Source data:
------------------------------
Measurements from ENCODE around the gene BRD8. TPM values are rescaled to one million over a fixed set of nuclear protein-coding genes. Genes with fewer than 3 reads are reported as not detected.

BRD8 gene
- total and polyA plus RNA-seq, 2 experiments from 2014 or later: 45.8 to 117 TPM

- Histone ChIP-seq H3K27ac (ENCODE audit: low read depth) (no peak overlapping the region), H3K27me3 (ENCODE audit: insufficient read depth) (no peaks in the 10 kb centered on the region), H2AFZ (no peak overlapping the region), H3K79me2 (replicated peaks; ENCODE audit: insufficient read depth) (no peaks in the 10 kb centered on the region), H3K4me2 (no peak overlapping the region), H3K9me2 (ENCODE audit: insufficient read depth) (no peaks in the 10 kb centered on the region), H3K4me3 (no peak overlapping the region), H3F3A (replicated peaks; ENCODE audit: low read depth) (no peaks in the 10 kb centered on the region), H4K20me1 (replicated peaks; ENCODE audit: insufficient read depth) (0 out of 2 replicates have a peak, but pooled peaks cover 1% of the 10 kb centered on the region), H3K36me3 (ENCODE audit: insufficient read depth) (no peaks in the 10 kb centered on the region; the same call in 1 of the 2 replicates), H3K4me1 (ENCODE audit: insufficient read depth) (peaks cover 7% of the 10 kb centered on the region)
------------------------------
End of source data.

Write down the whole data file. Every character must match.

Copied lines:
Measurements from ENCODE around the gene BRD8. TPM values are rescaled to one million over a fixed set of nuclear protein-coding genes. Genes with fewer than 3 reads are reported as not detected.

BRD8 gene
- total and polyA plus RNA-seq, 2 experiments from 2014 or later: 45.8 to 117 TPM

- Histone ChIP-seq H3K27ac (ENCODE audit: low read depth) (no peak overlapping the region), H3K27me3 (ENCODE audit: insufficient read depth) (no peaks in the 10 kb centered on the region), H2AFZ (no peak overlapping the region), H3K79me2 (replicated peaks; ENCODE audit: insufficient read depth) (no peaks in the 10 kb centered on the region), H3K4me2 (no peak overlapping the region), H3K9me2 (ENCODE audit: insufficient read depth) (no peaks in the 10 kb centered on the region), H3K4me3 (no peak overlapping the region), H3F3A (replicated peaks; ENCODE audit: low read depth) (no peaks in the 10 kb centered on the region), H4K20me1 (replicated peaks; ENCODE audit: insufficient read depth) (0 out of 2 replicates have a peak, but pooled peaks cover 1% of the 10 kb centered on the region), H3K36me3 (ENCODE audit: insufficient read depth) (no peaks in the 10 kb centered on the region; the same call in 1 of the 2 replicates), H3K4me1 (ENCODE audit: insufficient read depth) (peaks cover 7% of the 10 kb centered on the region)